by Ellery Beck
I am sick of walking on the sidewalk with cicadas as they sing their last songs. I’m back on the way to class, late—was sitting with a raven, she seemed like she couldn’t fly. How could you expect me not to stay? The big leaves, the ones that swallow my hands when I hold them, are starting to fall. They seemed three times the size of the bird, but just as stuck to the sidewalk. Tried calling my mom first. I sat, a little too close, saw her eye barely attached to the socket. Can’t imagine what on campus caused it. I keep trying to find some way to sugarcoat these sights, to prepare myself for life’s little everyday brutalities. I would rather be late with you; you’d know how to help her. Call me back if you have a chance? The wind feels like it’s stinging my skin through this sweatshirt. I’m trying to convince myself she’ll see sky again, make a swift recovery. You know, I’ve never been too great at the part where I’m supposed to walk away. I keep trying to hold my hurt, keep it still, make it softer. This morning, on the walk to my car, I saw the neighbor’s cat gnawing on a robin’s head. Sorry for calling again. I still can’t stop imagining what it feels like to fly.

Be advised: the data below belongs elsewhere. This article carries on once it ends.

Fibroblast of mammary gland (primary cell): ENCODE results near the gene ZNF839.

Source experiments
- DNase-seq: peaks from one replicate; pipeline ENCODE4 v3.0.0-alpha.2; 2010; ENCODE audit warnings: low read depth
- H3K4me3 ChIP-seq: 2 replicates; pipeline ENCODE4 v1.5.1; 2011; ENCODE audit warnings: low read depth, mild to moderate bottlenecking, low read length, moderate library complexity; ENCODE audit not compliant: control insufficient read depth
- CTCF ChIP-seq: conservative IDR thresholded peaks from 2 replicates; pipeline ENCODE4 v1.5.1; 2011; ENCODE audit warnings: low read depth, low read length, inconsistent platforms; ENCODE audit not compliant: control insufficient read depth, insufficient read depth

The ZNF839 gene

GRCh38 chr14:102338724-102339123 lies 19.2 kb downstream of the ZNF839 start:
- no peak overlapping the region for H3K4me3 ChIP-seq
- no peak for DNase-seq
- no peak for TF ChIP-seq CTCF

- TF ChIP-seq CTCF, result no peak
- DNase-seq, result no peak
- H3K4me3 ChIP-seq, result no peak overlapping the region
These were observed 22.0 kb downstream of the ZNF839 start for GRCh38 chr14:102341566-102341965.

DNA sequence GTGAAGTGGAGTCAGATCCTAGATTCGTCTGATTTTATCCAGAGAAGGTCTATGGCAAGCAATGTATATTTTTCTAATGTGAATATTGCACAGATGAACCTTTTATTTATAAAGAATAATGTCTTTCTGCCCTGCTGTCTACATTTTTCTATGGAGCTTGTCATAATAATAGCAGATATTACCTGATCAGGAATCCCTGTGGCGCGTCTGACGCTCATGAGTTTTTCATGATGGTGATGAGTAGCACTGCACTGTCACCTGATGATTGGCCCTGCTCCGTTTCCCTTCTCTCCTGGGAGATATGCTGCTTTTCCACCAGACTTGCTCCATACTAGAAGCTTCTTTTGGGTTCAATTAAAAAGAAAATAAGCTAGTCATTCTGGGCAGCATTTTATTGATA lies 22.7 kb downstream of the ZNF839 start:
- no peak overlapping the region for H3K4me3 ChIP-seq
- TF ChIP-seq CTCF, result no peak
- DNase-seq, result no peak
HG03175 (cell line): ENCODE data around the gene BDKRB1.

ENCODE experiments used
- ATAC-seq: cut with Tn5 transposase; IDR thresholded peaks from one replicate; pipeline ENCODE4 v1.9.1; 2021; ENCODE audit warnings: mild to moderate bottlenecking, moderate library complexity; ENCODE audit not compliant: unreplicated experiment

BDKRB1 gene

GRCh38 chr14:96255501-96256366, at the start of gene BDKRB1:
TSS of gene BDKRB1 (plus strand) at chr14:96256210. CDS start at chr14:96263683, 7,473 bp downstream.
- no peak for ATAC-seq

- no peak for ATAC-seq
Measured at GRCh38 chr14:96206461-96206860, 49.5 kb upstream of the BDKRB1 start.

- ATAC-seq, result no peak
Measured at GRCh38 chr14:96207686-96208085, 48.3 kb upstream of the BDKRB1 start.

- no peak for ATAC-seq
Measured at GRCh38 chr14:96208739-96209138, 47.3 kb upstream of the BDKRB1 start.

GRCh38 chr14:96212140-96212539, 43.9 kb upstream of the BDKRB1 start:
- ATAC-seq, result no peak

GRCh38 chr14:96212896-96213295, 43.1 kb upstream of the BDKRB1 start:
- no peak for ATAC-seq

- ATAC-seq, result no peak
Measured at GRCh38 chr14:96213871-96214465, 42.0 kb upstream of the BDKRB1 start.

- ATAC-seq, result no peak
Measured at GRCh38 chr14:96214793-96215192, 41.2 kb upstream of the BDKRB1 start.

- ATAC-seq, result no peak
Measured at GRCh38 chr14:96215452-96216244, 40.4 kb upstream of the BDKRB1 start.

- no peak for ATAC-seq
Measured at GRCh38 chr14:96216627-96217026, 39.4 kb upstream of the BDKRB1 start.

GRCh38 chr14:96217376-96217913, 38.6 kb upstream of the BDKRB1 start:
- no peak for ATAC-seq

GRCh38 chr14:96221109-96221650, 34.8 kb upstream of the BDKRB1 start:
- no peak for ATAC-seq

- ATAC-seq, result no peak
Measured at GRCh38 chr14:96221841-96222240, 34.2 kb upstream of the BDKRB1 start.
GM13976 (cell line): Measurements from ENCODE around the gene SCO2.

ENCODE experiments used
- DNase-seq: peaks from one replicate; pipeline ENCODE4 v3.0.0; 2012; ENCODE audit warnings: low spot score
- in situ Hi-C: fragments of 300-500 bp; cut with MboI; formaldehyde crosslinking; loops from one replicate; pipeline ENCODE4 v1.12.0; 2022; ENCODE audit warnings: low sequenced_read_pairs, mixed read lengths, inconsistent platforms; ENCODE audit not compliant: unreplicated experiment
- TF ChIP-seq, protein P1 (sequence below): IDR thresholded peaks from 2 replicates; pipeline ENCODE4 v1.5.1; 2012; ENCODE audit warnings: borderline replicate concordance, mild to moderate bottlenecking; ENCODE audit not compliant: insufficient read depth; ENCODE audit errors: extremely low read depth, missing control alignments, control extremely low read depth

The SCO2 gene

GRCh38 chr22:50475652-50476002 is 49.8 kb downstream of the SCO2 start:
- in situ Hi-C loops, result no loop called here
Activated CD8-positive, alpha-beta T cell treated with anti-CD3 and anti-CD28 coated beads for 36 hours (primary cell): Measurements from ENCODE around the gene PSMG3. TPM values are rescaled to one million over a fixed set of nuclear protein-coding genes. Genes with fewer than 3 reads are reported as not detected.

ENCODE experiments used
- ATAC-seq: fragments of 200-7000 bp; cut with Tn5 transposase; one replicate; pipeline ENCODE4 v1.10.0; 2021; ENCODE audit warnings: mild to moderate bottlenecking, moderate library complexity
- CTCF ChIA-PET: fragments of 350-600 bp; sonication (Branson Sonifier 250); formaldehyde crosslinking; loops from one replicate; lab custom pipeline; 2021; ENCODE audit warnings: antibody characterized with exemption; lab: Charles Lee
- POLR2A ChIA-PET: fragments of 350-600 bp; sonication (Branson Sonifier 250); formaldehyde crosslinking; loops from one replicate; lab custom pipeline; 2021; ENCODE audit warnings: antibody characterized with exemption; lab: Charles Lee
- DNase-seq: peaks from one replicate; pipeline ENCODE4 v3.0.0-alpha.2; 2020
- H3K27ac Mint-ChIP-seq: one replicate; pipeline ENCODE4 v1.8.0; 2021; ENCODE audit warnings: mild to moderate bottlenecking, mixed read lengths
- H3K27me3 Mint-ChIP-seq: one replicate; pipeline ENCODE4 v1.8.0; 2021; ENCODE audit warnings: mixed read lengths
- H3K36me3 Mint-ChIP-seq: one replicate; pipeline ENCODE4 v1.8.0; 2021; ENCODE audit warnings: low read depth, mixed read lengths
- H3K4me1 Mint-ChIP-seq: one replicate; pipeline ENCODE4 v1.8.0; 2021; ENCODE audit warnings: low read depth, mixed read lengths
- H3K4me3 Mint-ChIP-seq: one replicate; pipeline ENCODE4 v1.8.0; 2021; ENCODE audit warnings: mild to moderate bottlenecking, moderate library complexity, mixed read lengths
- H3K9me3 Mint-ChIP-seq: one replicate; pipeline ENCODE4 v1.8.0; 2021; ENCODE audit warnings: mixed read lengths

Ellery Beck has a BA in Creative Writing from Salisbury University and primarily writes poetry. You can find their words and art published or forthcoming in Passages North, Interim, Phoebe, Typehouse and Cider Press Review. They’re also a reader for Poet Loreas well as one of the co-founders of Beaver Magazine.